This is a country which, for 30 years, has been trained to leave financial services alone. We don’t leave public housing alone. We don’t leave healthcare alone. We don’t leave transport alone. We complain loudly. But financial service is the one area that has been able to get away with so much.
So, my last point is this, that if all we’ve been doing is digging in to the world that we’ve been familiar with, then we’re not making a change. At the same time, it’s so important to stand away from the hype that we pump ourselves with. We say that the future is in robo-advisors. Robo-advisors is more of the same of a phenomenon that started in the 1970s, where retail investors started getting involved in markets. It’s a phenomenon that’s changing rapidly because people are no longer investing in companies, because in companies today – and from the ‘70s, the ‘80s – the retained-earning capability of the corporate sector has been dwindling.
The profitability of the corporate sector has been going down, and what the markets have been doing is, instead of investing in underlying assets, they’re increasingly investing in indices. You can tell what the logical conclusion of the robo-advisors will be. It will finally end up in the hands of the investors, and the financial institutions will be disintermediated.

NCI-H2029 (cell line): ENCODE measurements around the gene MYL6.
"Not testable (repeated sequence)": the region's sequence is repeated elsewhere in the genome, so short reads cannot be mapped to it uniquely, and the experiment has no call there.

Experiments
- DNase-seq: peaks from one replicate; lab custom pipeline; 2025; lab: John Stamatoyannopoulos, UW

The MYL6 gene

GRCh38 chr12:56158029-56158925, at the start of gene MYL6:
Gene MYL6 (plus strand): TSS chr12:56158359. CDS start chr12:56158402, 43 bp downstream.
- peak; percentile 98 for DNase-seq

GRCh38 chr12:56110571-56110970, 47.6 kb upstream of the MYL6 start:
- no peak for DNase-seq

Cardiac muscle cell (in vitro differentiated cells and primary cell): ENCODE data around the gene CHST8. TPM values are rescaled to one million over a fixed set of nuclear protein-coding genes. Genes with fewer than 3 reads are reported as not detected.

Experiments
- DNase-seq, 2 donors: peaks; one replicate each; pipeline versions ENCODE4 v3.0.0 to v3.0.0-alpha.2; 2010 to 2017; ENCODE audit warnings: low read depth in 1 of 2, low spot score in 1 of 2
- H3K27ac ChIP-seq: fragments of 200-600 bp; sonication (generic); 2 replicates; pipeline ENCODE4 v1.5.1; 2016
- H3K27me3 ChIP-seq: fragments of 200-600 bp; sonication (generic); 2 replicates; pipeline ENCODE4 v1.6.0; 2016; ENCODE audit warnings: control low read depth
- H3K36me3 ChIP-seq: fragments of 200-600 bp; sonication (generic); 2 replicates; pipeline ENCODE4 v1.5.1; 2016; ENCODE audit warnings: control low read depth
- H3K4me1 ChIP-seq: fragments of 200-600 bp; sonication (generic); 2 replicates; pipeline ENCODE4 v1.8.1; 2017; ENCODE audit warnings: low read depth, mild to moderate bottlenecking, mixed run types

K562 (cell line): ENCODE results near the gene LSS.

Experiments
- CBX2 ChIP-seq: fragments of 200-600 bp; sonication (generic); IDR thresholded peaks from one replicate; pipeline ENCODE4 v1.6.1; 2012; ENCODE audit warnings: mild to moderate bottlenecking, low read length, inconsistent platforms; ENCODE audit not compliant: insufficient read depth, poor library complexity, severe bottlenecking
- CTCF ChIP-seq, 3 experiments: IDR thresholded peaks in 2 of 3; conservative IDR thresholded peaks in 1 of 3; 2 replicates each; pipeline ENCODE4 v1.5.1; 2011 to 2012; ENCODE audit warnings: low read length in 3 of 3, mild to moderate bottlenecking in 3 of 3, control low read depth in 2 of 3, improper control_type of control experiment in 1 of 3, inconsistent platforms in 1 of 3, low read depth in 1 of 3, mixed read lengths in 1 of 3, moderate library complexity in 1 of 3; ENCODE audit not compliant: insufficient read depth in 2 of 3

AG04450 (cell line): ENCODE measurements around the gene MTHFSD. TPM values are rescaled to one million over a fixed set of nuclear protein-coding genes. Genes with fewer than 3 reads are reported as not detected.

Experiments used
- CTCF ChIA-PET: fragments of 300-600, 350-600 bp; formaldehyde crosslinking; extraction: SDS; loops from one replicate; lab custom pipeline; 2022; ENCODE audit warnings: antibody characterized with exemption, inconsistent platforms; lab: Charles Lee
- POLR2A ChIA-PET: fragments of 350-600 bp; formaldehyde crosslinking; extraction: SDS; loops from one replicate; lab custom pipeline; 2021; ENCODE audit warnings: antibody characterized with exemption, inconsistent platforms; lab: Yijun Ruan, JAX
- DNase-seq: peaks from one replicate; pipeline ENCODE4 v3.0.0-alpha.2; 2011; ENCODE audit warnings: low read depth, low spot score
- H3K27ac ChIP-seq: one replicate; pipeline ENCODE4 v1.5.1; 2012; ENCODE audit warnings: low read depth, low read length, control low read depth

One thought that I leave you with is this, and it’s from someone I respect very much, David Ronfeldt. Nobody hears about him, but he belongs to the RAND Corporation. In the 1990s, he wrote a paper which said, “Society moves in four phases: tribal, institutional, markets, and network.” He wrote it at a time when the most advanced equipment you found was the fax machine, and internet was new.
When I use this to develop my own thinking of how the financial services industry is moving, I can use it to make sense of things like Libor, for example. If you think about Libor, it was developed during the tribal phase in the UK, in the 17th and 18th centuries, where market makers got together and shared data with each other, and then it was institutionalised.
In 2010, when the Libor crisis was breaking up, every time there was an announcement in the UK, the next morning, I was always invited to Bloomberg or BBC to make a comment so that they could get an early-morning comment or sound bite, and then it would travel around the world to the other side. One question I was always asked was, “Isn’t this fraud on Libor going to affect the $5.5 trillion FX market?” and I said, “Libor doesn’t owe a duty of care to the FX market. FX belongs to the market’s phase of human society.” In the back of my mind I knew this. And Libor has been institutionalised to provide a guide to loans.
It took seven years before the UK courts were able to prosecute the first person on the grounds of duty of care to the markets after that. But now, we are going on to a whole new world where we are going to be defined by the networks – and the networks do not belong to you or to me. They belong to the society out there who will be doing things with each other and having intense conversations with each other to which you, who belong to the institutional face of human development, will have to figure out a way to plug in and make sense.
If you’re carrying your baggage from the banking that you knew into the world that we are going into, you might as well say that there is no sun at night. Thank you.